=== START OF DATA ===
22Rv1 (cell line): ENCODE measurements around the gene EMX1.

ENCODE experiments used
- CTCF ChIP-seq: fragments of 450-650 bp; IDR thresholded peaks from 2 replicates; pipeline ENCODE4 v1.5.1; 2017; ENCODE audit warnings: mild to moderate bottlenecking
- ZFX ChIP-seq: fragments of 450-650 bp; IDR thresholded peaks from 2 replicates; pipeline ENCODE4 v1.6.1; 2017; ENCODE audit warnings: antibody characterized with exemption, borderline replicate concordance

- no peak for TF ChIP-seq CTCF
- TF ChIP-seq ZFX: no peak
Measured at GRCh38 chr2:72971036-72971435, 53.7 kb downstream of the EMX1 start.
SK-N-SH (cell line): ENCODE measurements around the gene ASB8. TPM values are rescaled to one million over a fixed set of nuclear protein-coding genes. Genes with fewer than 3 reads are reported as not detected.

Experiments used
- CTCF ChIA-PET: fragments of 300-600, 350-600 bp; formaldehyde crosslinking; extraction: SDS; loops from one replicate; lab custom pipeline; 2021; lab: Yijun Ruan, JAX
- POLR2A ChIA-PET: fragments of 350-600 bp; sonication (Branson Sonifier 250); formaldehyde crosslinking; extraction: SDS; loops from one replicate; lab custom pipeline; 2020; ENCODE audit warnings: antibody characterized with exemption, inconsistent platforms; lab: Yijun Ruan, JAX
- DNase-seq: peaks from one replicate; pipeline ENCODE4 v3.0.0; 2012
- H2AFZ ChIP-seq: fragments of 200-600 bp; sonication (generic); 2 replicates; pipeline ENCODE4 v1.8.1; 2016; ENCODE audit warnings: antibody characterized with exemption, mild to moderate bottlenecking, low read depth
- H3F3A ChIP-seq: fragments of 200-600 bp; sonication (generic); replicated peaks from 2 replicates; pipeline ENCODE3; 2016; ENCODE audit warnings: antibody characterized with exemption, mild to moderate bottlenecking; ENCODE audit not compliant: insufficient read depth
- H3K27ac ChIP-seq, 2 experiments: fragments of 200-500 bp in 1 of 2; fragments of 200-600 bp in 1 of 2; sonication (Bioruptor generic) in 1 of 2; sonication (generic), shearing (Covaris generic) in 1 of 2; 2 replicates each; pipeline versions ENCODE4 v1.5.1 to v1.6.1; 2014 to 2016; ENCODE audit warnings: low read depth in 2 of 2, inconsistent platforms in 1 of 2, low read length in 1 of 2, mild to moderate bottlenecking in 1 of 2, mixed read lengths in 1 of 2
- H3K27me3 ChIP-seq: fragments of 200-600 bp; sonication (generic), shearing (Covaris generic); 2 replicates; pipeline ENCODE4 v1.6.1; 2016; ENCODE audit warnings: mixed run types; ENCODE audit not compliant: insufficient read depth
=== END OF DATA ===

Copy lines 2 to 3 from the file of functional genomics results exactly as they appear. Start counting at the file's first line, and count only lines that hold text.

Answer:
ENCODE experiments used
- CTCF ChIP-seq: fragments of 450-650 bp; IDR thresholded peaks from 2 replicates; pipeline ENCODE4 v1.5.1; 2017; ENCODE audit warnings: mild to moderate bottlenecking